Thank you Dorset Cereals.

The Axe Manual of Peter McLaren

In the early 20th century, Peter McLaren could chop through a piece of wood with an axe faster than any other man. He broke numerous records and became very well known. He stated that he only used Plumb axes, which of course was the greatest imaginable advertisement for Plumb. They forged a special head with McLaren’s image on it, and encouraged him to write this axe manual, which they published in the 1930s.


The manual is a short booklet on axe care and use. It is very well illustrated and provides great information in a very compact and direct way. As far as I know the book is in the public domain, and a copy can be found here (PDF), here and a number of other places online.

The Leica File: The Xiangqi Player

Photo © Tewfic El-Sawy- All Rights Reserved (Leica M9. 1/250 sec f2.8 Elmarit 28mm)
I 'm starting a new category on The Travel Photographer blog called The Leica File which will have posts/photographs of my efforts with the M9.

When the weather is good during the weekends, Columbus Park in NYC's Chinatown sees large numbers of Chinese playing xiangqi, a two-player board game similar to Western chess, and one of the most popular board games in China. Xiangqi is believed to be descended from the Indian chess game of chaturanga, and may have been played as early as the third century BC.

The majority of Chinatown's inhabitants are from the Guangdong, Toisan and Fujian provinces in China, as well as from Hong Kong. They flock to Columbus Park for socializing, play cards and chess, listen to Chinese street opera and even air their caged birds.

This fellow was so intent on his game that I could've aimed my lens an inch from his face and he wouldn't have noticed. Click the picture to enlarge.

I must say that the recent Thumbs Up EP 1 purchase has greatly improved my comfort level in handling the M9...it now fits much better, and I have better control. The only inconvenience is that with the EP1 on, the M9 is more difficult to pull out of my jacket pocket...but it shouldn't be in there in the first place, should it?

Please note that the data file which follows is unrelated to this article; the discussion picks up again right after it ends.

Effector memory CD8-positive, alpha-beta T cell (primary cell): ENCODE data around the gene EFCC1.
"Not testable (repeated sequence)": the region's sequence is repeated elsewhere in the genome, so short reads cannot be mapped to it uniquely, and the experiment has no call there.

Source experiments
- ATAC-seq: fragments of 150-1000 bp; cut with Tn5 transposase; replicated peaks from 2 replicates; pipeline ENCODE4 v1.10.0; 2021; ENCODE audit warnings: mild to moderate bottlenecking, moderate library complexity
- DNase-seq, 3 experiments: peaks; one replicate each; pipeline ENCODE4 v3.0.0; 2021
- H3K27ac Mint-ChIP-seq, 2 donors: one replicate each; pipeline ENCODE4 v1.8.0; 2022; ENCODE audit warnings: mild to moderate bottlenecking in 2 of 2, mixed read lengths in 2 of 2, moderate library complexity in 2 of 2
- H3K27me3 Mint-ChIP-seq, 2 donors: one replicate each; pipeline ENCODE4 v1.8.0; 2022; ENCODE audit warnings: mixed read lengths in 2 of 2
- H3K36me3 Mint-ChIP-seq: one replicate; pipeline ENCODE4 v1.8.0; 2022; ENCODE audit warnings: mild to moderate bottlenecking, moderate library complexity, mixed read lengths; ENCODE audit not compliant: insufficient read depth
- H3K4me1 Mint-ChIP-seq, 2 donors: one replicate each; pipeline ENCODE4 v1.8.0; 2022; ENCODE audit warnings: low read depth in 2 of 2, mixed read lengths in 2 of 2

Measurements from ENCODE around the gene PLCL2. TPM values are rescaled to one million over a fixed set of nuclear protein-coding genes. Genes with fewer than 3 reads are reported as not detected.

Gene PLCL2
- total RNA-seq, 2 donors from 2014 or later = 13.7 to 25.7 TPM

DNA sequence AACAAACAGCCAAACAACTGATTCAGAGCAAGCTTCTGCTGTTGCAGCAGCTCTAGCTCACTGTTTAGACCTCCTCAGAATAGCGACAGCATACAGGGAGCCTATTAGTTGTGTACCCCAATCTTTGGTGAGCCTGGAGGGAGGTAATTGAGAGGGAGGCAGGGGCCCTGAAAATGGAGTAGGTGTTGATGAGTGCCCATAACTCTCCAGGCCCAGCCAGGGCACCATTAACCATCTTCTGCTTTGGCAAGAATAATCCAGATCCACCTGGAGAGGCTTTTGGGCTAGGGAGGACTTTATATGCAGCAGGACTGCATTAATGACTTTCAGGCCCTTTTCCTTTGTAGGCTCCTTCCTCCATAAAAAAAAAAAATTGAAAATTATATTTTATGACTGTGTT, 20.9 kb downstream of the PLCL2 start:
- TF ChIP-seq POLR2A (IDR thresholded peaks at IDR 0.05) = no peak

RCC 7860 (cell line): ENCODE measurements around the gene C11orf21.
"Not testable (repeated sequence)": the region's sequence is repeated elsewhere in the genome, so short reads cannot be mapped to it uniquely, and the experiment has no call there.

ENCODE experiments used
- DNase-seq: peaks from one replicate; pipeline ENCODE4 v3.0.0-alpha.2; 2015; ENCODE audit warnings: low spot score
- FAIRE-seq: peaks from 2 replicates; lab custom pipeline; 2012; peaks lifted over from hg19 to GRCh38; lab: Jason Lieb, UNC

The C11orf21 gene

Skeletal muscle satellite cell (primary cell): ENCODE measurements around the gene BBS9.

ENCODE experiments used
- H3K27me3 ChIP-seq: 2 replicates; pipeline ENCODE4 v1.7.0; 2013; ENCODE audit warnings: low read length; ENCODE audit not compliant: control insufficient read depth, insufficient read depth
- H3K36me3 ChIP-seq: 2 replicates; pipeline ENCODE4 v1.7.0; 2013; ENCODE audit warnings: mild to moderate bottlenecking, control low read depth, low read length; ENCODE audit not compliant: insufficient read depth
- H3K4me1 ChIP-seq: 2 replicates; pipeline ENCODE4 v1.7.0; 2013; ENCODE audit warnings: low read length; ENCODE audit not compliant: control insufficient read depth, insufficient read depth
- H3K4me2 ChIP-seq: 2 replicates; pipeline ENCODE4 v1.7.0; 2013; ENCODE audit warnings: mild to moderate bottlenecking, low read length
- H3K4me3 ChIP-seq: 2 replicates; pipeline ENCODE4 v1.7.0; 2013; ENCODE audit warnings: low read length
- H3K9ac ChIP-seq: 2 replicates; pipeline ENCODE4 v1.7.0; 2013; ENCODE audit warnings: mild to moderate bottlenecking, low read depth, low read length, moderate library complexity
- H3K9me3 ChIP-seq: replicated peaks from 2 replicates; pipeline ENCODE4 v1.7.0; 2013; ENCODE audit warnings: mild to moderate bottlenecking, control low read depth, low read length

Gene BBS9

Monday, April 25, 2011

Hultafors GK Review

The Hultafors GK is another Scandinavian knife that has seen some popularity in recent months. There is a good amount of material on its lighter weight cousin the Hultafors HVK, including some destruction tests, which show it to be a robust blade. I wanted to give you some comparison pictures, so you can see how it stacks up against some of the knives with which we are more familiar.
















Specifications:
Knife Length: 8 3/4 inches (222 mm)
Blade Length: 3 5/8 inches (93 mm)
Blade Thickness: 1/8 inches (3 mm)
Blade Width: 7/8 inches (22 mm)
Blade Material: Unknown Japanese carbon steel
Blade Hardness: HRC 58-60 on the Rockwell Scale
Type of Tang: Partial concealed
Blade Grind: Scandinavian with a small secondary bevel
Handle Material: Plastic
Sheath Material: Plastic
Cost: $16.00
















The knife is cheap. It is in the same cost category as the old school Mora knives. Even though I had to get it shipped from the UK, the overall cost was under $20. You can find the knife here.

When compared to the Mora 1, the Hultafors GK is a much more robust knife. While the blade is a little bit shorter, it is noticeably thicker and wider. The curve at the tip of the blade on the GK is more pronounced than that of the Mora, which I find shortens the working surface of the blade, making the GK feel like a shorter knife. The blade has a small secondary bevel, again, making it more robust that the Mora. The handle is very large when compared to the Mora 1. I am sure that some people will like that, but I find it to be unnecessary bulk. The handle also has a very poorly positioned finger guard. It is or noticeable size, and on top of that is rather thick. This makes the knife uncomfortable to use in a number of positions. If I had any interest in using the knife, I would have to grind it down.